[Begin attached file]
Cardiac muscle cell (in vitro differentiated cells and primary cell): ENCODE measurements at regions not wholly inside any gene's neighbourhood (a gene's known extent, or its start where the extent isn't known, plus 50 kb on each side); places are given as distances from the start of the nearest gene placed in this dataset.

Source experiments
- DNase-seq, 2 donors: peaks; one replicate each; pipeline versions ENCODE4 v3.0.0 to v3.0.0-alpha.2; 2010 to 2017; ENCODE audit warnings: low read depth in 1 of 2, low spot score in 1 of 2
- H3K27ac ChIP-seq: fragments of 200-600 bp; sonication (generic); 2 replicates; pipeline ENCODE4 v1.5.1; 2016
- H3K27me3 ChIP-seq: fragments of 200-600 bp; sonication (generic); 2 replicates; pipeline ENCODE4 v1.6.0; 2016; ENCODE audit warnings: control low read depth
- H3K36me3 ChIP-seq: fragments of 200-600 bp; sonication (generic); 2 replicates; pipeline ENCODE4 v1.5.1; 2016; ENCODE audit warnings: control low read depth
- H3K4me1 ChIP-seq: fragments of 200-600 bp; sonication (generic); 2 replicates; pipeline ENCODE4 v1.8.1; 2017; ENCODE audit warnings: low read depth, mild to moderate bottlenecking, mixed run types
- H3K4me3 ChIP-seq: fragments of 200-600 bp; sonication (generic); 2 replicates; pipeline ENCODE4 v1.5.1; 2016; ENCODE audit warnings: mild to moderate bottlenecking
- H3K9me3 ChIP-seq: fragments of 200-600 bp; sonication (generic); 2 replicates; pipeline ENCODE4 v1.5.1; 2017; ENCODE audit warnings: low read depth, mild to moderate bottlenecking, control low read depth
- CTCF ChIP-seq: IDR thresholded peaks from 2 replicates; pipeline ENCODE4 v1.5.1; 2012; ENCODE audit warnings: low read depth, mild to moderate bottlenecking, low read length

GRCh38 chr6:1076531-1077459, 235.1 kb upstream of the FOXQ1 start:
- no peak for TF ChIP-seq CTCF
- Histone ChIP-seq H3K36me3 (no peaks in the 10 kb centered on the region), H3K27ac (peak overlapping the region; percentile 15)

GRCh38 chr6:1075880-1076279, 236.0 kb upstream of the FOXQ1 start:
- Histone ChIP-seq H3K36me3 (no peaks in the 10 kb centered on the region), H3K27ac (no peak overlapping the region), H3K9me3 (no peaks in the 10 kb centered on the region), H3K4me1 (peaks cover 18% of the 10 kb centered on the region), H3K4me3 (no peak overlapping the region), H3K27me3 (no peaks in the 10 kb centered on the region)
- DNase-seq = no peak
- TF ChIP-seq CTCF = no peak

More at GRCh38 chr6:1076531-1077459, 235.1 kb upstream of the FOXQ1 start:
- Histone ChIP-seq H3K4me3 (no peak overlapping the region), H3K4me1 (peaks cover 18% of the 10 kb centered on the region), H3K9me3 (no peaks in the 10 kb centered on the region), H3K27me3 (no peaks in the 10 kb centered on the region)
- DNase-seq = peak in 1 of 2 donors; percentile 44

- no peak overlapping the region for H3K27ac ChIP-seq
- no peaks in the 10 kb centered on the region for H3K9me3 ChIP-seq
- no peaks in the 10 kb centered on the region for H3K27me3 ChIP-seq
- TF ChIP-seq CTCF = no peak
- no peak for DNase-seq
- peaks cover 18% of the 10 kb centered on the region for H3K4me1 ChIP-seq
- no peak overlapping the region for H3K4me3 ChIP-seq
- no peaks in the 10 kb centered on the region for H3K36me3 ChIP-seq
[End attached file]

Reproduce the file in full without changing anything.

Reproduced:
Cardiac muscle cell (in vitro differentiated cells and primary cell): ENCODE measurements at regions not wholly inside any gene's neighbourhood (a gene's known extent, or its start where the extent isn't known, plus 50 kb on each side); places are given as distances from the start of the nearest gene placed in this dataset.

Source experiments
- DNase-seq, 2 donors: peaks; one replicate each; pipeline versions ENCODE4 v3.0.0 to v3.0.0-alpha.2; 2010 to 2017; ENCODE audit warnings: low read depth in 1 of 2, low spot score in 1 of 2
- H3K27ac ChIP-seq: fragments of 200-600 bp; sonication (generic); 2 replicates; pipeline ENCODE4 v1.5.1; 2016
- H3K27me3 ChIP-seq: fragments of 200-600 bp; sonication (generic); 2 replicates; pipeline ENCODE4 v1.6.0; 2016; ENCODE audit warnings: control low read depth
- H3K36me3 ChIP-seq: fragments of 200-600 bp; sonication (generic); 2 replicates; pipeline ENCODE4 v1.5.1; 2016; ENCODE audit warnings: control low read depth
- H3K4me1 ChIP-seq: fragments of 200-600 bp; sonication (generic); 2 replicates; pipeline ENCODE4 v1.8.1; 2017; ENCODE audit warnings: low read depth, mild to moderate bottlenecking, mixed run types
- H3K4me3 ChIP-seq: fragments of 200-600 bp; sonication (generic); 2 replicates; pipeline ENCODE4 v1.5.1; 2016; ENCODE audit warnings: mild to moderate bottlenecking
- H3K9me3 ChIP-seq: fragments of 200-600 bp; sonication (generic); 2 replicates; pipeline ENCODE4 v1.5.1; 2017; ENCODE audit warnings: low read depth, mild to moderate bottlenecking, control low read depth
- CTCF ChIP-seq: IDR thresholded peaks from 2 replicates; pipeline ENCODE4 v1.5.1; 2012; ENCODE audit warnings: low read depth, mild to moderate bottlenecking, low read length

GRCh38 chr6:1076531-1077459, 235.1 kb upstream of the FOXQ1 start:
- no peak for TF ChIP-seq CTCF
- Histone ChIP-seq H3K36me3 (no peaks in the 10 kb centered on the region), H3K27ac (peak overlapping the region; percentile 15)

GRCh38 chr6:1075880-1076279, 236.0 kb upstream of the FOXQ1 start:
- Histone ChIP-seq H3K36me3 (no peaks in the 10 kb centered on the region), H3K27ac (no peak overlapping the region), H3K9me3 (no peaks in the 10 kb centered on the region), H3K4me1 (peaks cover 18% of the 10 kb centered on the region), H3K4me3 (no peak overlapping the region), H3K27me3 (no peaks in the 10 kb centered on the region)
- DNase-seq = no peak
- TF ChIP-seq CTCF = no peak

More at GRCh38 chr6:1076531-1077459, 235.1 kb upstream of the FOXQ1 start:
- Histone ChIP-seq H3K4me3 (no peak overlapping the region), H3K4me1 (peaks cover 18% of the 10 kb centered on the region), H3K9me3 (no peaks in the 10 kb centered on the region), H3K27me3 (no peaks in the 10 kb centered on the region)
- DNase-seq = peak in 1 of 2 donors; percentile 44

- no peak overlapping the region for H3K27ac ChIP-seq
- no peaks in the 10 kb centered on the region for H3K9me3 ChIP-seq
- no peaks in the 10 kb centered on the region for H3K27me3 ChIP-seq
- TF ChIP-seq CTCF = no peak
- no peak for DNase-seq
- peaks cover 18% of the 10 kb centered on the region for H3K4me1 ChIP-seq
- no peak overlapping the region for H3K4me3 ChIP-seq
- no peaks in the 10 kb centered on the region for H3K36me3 ChIP-seq